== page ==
* Eni board has utmost confidence in CEO
* Italy due to propose Eni CEO for next 3 years
* Descalzi could be reappointed (Adds Eni statement, Shell no comment, shares)
By Manuela D‘Alessandro and Stephen Jewkes
MILAN, Feb 8 (Reuters) - Italian oil major Eni has backed CEO Claudio Descalzi after sources said on Wednesday prosecutors had asked for him to be sent to trial over alleged corruption in Nigeria.
“The Board of Directors confirms its total confidence... Descalzi was not involved in any way in the conduct under investigation,” the state-controlled major said.
Earlier on Wednesday judicial sources said prosecutors had asked for Descalzi, along with 10 other people, to stand trial in a case revolving around the purchase of a Nigerian oilfield by Eni and Royal Dutch Shell for about $1.3 billion.
The request comes at a delicate moment for Eni, just weeks before the government proposes its CEO candidate for the group for the next three years.
Descalzi, a veteran oilman who has refocused the group on the job of finding oil and gas, was appointed by the government of Matteo Renzi in 2014.
But Renzi stepped down as prime minister in December after losing a referendum on constitutional reform, leaving political uncertainty.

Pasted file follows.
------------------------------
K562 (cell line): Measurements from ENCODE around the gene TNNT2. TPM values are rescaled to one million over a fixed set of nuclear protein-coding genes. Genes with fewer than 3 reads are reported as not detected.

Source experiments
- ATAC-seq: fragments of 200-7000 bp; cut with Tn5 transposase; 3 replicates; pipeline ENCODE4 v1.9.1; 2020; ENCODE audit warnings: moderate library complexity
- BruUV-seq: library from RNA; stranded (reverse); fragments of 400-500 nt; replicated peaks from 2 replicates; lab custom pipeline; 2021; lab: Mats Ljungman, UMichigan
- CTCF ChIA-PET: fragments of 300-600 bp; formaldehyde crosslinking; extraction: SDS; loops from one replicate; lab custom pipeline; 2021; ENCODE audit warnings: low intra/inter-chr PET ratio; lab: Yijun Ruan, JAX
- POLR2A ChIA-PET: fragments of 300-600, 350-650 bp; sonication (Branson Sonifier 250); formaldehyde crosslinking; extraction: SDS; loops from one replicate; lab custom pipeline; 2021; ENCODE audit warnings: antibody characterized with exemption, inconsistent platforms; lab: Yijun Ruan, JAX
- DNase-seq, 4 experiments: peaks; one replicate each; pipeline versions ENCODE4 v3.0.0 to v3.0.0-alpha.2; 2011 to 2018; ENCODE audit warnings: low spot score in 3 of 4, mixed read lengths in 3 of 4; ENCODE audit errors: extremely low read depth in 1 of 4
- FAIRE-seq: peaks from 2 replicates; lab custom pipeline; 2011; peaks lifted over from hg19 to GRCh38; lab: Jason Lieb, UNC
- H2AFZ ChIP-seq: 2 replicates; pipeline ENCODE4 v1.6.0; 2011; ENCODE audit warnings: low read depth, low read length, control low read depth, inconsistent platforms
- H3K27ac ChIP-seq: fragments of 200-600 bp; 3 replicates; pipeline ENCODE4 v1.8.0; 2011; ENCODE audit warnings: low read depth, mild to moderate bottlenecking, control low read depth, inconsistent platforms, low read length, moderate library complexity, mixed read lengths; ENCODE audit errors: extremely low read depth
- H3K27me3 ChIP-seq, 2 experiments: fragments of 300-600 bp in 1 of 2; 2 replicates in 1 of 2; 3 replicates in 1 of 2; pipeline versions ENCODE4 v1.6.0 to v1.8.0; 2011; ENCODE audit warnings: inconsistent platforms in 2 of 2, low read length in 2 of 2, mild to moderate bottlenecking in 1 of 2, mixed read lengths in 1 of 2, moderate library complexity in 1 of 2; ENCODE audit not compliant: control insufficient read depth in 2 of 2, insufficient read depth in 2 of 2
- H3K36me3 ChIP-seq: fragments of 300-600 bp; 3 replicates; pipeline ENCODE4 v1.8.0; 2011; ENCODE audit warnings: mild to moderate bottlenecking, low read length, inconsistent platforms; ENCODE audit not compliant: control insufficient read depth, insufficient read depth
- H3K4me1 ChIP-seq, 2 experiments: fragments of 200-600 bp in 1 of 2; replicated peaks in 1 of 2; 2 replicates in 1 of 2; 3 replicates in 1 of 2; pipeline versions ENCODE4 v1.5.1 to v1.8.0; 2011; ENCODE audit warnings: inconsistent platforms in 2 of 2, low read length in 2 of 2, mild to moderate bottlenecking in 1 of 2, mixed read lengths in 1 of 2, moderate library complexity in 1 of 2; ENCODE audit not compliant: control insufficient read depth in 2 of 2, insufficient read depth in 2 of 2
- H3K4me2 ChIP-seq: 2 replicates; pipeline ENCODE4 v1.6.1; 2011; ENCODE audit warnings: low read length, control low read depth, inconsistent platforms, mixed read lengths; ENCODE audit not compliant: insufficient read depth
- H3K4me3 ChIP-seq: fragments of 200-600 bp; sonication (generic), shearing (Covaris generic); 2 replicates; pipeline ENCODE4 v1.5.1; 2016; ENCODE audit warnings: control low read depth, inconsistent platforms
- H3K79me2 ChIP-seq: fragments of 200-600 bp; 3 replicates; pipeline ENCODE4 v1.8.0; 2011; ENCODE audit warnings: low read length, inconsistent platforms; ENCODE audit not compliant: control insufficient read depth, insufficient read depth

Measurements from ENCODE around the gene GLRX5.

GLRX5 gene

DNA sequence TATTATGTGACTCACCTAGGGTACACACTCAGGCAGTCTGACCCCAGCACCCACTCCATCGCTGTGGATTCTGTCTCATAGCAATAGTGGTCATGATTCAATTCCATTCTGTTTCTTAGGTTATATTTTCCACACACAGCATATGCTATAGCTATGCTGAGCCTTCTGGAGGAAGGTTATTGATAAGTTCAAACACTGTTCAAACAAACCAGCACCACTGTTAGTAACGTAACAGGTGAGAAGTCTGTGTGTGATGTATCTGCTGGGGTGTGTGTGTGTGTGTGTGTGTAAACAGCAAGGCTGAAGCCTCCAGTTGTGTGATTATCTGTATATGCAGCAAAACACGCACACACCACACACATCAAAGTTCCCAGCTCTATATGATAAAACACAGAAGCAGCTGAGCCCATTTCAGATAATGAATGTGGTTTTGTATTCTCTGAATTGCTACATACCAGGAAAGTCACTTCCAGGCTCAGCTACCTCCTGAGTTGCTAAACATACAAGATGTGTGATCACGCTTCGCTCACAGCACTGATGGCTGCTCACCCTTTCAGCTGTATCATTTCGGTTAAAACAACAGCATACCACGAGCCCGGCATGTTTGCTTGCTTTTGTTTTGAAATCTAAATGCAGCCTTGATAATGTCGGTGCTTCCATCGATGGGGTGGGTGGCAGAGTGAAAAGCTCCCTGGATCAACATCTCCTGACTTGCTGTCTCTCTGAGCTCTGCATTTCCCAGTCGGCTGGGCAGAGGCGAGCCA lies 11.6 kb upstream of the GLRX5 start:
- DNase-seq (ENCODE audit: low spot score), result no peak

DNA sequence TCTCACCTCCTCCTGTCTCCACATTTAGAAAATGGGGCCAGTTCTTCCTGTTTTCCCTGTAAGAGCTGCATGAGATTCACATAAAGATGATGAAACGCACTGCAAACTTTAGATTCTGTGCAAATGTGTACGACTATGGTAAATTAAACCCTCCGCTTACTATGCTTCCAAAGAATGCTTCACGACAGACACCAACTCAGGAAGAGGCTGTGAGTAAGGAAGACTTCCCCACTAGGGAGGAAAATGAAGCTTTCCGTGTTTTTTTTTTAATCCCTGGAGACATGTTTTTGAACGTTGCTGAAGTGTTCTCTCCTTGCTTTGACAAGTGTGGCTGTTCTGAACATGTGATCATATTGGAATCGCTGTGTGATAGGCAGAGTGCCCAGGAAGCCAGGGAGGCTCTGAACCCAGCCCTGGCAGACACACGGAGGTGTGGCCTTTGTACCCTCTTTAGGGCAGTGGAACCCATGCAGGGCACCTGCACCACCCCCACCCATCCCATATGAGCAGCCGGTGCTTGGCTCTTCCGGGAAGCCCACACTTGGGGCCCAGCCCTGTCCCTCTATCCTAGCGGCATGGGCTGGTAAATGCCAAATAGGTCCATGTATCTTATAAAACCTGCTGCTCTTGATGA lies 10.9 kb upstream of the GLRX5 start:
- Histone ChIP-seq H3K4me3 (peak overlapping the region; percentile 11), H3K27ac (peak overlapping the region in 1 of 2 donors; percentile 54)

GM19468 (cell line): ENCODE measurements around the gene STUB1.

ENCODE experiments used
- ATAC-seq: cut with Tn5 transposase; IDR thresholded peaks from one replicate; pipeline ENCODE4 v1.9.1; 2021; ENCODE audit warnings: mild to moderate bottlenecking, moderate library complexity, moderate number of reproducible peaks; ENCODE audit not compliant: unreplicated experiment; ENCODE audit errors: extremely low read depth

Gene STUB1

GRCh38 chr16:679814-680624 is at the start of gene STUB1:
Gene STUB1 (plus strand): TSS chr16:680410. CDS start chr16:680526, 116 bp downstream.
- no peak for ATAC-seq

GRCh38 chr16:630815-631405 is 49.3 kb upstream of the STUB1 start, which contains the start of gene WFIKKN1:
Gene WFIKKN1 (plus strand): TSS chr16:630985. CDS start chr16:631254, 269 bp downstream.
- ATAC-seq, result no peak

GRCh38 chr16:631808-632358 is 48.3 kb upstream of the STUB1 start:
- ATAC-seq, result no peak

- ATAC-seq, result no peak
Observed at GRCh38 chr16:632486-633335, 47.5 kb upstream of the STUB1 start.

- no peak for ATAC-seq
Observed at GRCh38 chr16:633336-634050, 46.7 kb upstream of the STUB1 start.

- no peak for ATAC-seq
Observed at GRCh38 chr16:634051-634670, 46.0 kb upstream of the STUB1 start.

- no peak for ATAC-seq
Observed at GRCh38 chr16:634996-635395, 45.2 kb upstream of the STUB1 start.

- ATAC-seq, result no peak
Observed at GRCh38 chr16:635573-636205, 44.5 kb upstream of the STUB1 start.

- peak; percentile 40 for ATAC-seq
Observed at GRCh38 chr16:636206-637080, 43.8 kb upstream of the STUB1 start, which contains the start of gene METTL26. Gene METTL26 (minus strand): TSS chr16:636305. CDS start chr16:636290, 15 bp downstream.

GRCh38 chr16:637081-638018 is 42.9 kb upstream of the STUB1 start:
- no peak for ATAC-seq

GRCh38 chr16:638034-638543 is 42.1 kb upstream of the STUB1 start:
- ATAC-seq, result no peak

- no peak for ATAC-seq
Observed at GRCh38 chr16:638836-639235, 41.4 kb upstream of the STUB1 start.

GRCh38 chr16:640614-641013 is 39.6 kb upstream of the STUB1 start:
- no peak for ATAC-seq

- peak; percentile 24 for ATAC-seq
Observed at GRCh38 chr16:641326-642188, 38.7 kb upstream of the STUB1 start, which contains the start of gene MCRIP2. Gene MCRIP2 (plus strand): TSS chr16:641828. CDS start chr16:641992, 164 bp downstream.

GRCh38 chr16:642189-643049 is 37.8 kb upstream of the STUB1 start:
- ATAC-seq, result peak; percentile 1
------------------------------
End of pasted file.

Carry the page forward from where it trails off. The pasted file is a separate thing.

Descalzi, who was head of exploration and production at Eni before taking over the top spot, could be reappointed for a second term.
The prosecutors in the case also asked for Eni and Shell to be sent to trial, the sources said.
Under Italian law a company can be held responsible if it is deemed to have failed to prevent, or attempt to prevent, a crime by an employee that benefited the company.
Eni said its board was confident the group was free of any involvement. Shell declined to comment.
The Italian inquiry is one of several under way into the acquisition of OPL-245, including current cases in Holland and Nigeria.
In January a Nigerian court ordered the temporary forfeiture of assets and the transfer of operations of the oilfield.
A court must now set a date for a hearing at which a judge will decide whether to accept the prosecutors’ request for a trial or acquit the accused. (Additional reporting by Ron Bousso; Editing by Ruth Pitchford)